One man’s meat is another man’s poison. The Zambezi gas case is meat for debtors and poison for creditors. The Zambezi Gas case did not change the law regarding the settling of USD debts in Zimbabwe. As hinted earlier on, what the Supreme Court did on 20 January 2020 was to give meaning to section 4(1) (d) of SI 33 of 2019.
Of much relevance is its interpretation of the phrase ‘immediately before’. The Supreme Court elaborated that ‘immediately before’ does not mean ‘immediately before’ in the essence of time. At page 11 of the cyclostyled judgement, the Honourable Mr Chief Justice Luke Malaba explained that “The issue of the time-frame within which the liability arose in relation to the effective date of 22 February 2019 does not matter. What is of importance is the fact that the liability should have been valued before the effective date in United States dollars and was still so valued and expressed”.
The meaning of section 4(1) (d) of SI 33 of 2019 as interpreted by the Supreme Court is that as long as a debt or an asset (valued and expressed in USD) existed before 22 February 2019, such debt or asset would be regarded or considered to be valued as Zimbabwean dollars at a rate of 1 RTGS dollar to 1 US Dollar.
If therefore you had sold your house to John Doe for US$50 000 on 21 February 2019 (or any date before that) and he had only paid US$10 000 as at 22 February 2019, the amount that John Doe is entitled to pay to settle the debt in full would be ZWL $40 000. Simply put, the house is considered to be valued at ZWL 50 000 with effect from 22 February 2019.
Many would reason that a conversion of the US currency to Zimbabwean currency at a one to one rate amounts to a lesser value in Zimbabwean dollars. The fulcrum of Barber’s argument in the case was that a declaration to offset the debt in Zimbabwean dollars at a one to one rate would result in a US$ 3.9million loss. The Chief Justice however remarked that such a reasoning ‘is wrong at law’. It is no doubt that the Supreme Court’s decision is ‘poison’ to Barber and any other creditors who are owed substantial sums of money. Section 4(1) (d) of SI 33 of 2019 is no doubt the worst nightmare for creditors in Zimbabwe. For ZGZ and similar debtors, SI 33 of 2019 is good news.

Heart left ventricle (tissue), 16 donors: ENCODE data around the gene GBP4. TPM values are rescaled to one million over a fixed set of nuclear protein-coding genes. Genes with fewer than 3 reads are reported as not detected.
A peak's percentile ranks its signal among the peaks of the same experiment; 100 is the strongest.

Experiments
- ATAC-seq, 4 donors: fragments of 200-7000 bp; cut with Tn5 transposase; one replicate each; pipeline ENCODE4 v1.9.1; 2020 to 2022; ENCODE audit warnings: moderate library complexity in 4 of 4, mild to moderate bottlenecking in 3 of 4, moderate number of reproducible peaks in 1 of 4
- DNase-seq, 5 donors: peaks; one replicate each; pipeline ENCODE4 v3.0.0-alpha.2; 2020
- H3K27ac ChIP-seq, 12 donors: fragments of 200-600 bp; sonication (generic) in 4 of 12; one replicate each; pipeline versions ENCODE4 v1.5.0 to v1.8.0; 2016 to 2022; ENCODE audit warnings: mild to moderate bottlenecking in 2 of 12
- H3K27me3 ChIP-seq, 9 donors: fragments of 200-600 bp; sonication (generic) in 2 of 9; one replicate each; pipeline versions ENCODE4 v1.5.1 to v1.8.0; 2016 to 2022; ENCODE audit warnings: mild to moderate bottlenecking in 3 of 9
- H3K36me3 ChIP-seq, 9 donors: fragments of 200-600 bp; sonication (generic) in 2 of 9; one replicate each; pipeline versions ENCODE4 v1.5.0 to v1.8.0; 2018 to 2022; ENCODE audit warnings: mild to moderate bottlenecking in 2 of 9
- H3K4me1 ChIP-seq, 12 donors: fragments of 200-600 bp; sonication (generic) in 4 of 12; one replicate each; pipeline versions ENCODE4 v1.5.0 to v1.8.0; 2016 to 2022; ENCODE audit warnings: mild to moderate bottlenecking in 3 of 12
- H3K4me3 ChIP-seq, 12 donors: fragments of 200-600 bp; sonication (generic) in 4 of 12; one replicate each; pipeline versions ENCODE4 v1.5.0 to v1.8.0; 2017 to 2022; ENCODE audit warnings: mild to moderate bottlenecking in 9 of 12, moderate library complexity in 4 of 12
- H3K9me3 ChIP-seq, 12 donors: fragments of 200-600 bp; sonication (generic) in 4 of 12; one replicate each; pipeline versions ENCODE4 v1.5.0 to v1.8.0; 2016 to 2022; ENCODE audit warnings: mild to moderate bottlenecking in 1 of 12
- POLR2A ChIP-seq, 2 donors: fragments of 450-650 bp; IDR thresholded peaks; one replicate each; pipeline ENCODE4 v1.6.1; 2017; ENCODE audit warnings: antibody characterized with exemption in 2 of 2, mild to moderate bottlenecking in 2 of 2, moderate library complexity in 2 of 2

Is the Supreme Court’s decision final?
The Supreme Court is the final court of appeal in cases other than those which the Con-court has jurisdiction. The Con-court has jurisdiction over constitutional and other specified matters. It is therefore permissible to appeal the decision of the Supreme Court. A litigant can appeal against a Supreme Court decision if and only if the appeal is on a constitutional issue.
An Application for direct access to the Con-court is sanctioned by section 167(5) of the Constitution and Part IV of the Con-Court Rules (SI 61 of 2016). Part V of the Rules provides for appeals to the Concourt. Rule 32(2) states that a litigant who is aggrieved by the decision of any lower court (including the Supreme Court) and who wishes to appeal on a constitutional matter must seek leave to appeal. Leave to appeal simply means permission to appeal. The leave to appeal must be filed to the Registrar of the Con-court within 15 days of the decision to be appealed.
It is a fact that United States dollar debts incurred prior to 22 February 2019 are now payable in Zimbabwean (RTGS) dollars at a rate of 1 US$ to 1 ZWL. In Zambezi Gas, the Supreme Court concluded that it is ‘wrong at law’ to reason that a conversion of a foreign currency denomination to a local currency denomination amounts to a lesser value in the local currency.
That section 4(1) (d) of SI 33 of 2019 is a welcome development for debtors and a nightmare for creditors is indubitable. As long as the Supreme Court decision in Zambezi Gas is not successfully appealed or as long as the constitutionality of SI 33 of 2019 is not successfully challenged, US dollar debts will remain payable in Zimbabwean dollars at a one to one rate.
Fiat Justitia Ruat Caelum!